Basil AlZeri / The Archivist in the Kitchen


Introduction and interview by Gina Badger for FUSE.

The following text is excerpted from FUSE Magazine 36.2 (Spring 2013). In order to read the full text, you can purchase the article below.

Cuisine is a vivacious and mutable cultural practice that has history and politics folded right into it. The privileged eaters who make up North American foodie culture may often miss the specific histories of conquest and migration built into their eclectically global palettes, but they are present in each bite. Israeli appropriations of Palestinian ingredients and dishes are illustrative; for instance, the rebranding of tabouleh as “Israeli salad,” and maftoul (a small, round pasta made from wheat and bulgur) as “Israeli couscous.” The complex etymology of the word sabra, commonly known as the name of an Israeli-produced hummus, reveals a complex history of linguistic colonialism. In Arabic and in Hebrew, sabra is a generic word for cactus, plantings of which were used pre-1948 to delineate borders between Palestinian villages. More recently, in Modern Hebrew sabra has become the descriptor for Israeli-born Jews — metaphorically and literally, the beneficiaries of the clearing of the Palestinian cacti. In 1982, residents of the Sabra Palestinian refugee camp in Beirut, Lebanon were massacred by a Lebanese Christian Phalangist militia, in collusion with Israel, one of the most brutal events in the history of the occupation. The name of the hummus, so cunningly appropriated, can’t be separated from this settler-colonial history.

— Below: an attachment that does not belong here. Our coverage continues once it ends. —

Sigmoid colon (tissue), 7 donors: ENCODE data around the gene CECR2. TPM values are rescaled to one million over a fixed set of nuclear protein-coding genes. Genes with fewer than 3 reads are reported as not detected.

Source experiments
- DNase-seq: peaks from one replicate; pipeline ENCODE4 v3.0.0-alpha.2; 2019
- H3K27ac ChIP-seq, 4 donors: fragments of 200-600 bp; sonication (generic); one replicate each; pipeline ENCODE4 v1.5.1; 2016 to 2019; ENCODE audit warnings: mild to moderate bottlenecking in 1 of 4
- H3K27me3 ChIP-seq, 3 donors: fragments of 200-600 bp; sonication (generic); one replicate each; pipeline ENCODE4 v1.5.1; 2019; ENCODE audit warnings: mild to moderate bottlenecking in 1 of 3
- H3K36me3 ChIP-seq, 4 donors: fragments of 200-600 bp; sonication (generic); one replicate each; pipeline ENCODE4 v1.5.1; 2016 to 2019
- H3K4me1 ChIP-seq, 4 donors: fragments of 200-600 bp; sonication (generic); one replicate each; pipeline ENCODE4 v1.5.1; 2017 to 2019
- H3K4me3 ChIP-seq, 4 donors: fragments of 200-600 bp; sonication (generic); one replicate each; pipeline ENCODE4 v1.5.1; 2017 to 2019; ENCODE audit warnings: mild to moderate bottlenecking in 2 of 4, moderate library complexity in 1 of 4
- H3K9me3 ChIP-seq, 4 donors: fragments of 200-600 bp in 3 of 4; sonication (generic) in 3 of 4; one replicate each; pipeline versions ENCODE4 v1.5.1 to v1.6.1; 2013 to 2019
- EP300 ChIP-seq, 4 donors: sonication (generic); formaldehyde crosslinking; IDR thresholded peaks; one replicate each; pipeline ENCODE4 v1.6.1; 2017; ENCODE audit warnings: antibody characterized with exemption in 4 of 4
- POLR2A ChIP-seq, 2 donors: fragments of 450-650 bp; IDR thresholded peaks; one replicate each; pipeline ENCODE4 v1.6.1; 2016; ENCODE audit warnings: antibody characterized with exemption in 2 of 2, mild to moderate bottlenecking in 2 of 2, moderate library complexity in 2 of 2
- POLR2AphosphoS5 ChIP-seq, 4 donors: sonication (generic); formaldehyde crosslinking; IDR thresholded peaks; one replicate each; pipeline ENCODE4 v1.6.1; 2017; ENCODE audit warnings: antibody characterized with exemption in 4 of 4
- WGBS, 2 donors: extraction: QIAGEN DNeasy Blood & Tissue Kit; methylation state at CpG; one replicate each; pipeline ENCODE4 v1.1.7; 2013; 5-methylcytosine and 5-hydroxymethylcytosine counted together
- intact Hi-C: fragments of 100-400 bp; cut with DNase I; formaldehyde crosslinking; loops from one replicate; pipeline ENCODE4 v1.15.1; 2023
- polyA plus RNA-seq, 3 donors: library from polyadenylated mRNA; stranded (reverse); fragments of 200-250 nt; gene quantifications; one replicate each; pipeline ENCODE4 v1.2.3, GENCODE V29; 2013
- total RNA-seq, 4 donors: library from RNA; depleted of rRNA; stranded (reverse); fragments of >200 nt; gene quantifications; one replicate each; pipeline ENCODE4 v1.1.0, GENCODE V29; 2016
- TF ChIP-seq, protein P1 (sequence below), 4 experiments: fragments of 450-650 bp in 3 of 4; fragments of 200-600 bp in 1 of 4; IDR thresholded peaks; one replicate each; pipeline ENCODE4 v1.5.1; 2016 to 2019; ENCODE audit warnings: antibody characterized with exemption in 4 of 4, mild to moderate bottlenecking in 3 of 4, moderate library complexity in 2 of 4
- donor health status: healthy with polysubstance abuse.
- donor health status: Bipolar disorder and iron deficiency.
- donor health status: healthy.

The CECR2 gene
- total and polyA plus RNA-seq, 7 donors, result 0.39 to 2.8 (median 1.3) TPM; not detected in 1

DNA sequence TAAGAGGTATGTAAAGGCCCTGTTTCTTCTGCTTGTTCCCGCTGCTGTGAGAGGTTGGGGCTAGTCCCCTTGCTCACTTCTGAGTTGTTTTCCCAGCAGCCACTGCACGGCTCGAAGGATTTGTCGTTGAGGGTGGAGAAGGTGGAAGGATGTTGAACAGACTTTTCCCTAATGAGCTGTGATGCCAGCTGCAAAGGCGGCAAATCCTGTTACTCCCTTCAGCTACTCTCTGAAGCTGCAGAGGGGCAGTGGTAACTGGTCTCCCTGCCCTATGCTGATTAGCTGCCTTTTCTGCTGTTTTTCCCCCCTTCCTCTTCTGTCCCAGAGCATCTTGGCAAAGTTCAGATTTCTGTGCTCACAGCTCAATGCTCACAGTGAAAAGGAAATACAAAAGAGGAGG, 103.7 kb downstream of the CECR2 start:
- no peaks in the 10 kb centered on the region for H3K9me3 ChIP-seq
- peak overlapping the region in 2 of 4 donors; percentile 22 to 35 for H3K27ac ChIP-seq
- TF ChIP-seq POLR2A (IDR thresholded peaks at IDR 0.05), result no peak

Palestinian cuisine — in Gaza and the West Bank, in camps and in cities worldwide —reflects a history of occupation and displacement. But more than that, it reflects the skills, proclivities and ingredients required to survive those conditions. Basil AlZeri has captured hours of Skype video of his mother teaching him how to cook from her impressive oeuvre of Palestinian dishes. This archive of cultural knowledge is the private counterpart to a series of public food-based performances he has presented since 2011. The first performances were mezze-style dinners in which AlZeri presented his guests with an array of Palestinian recipes in tiny dishes resting on his body. Lying face-down on the table, the uncomfortably shifting body of the cook became an antidote against the commodity fetishism of foodie culture. These early performances established the labour politics of AlZeri’s work by highlighting two kinds of unrecognized and often unpaid labour: gendered domestic work and artist’s labour. Next, AlZeri began cooking live as a performance with his mother, Suad, instructing him from Dubai, over Skype. Most recently, AlZeri has been working on The Mobile Kitchen Lab, which he will use as an itinerant stage for future cooking performances. AlZeri performs simple and generous gestures, inviting his guests to identify the Palestinian stories of land, resources and labour that are built into his recipes.


FUSE – When did you learn to cook?

Basil AlZeri – After I left home, at age 17. My sister Karmel and I were living together in Cairo, and we were sick of eating out all the time. So she proposed a deal where I would wash the dishes and she would cook. She said, “I’m not your wife or your mother, if you want me to cook, you have to wash the dishes.”

FUSE – Was she a good cook?

BA – She just copied my mother’s dishes exactly.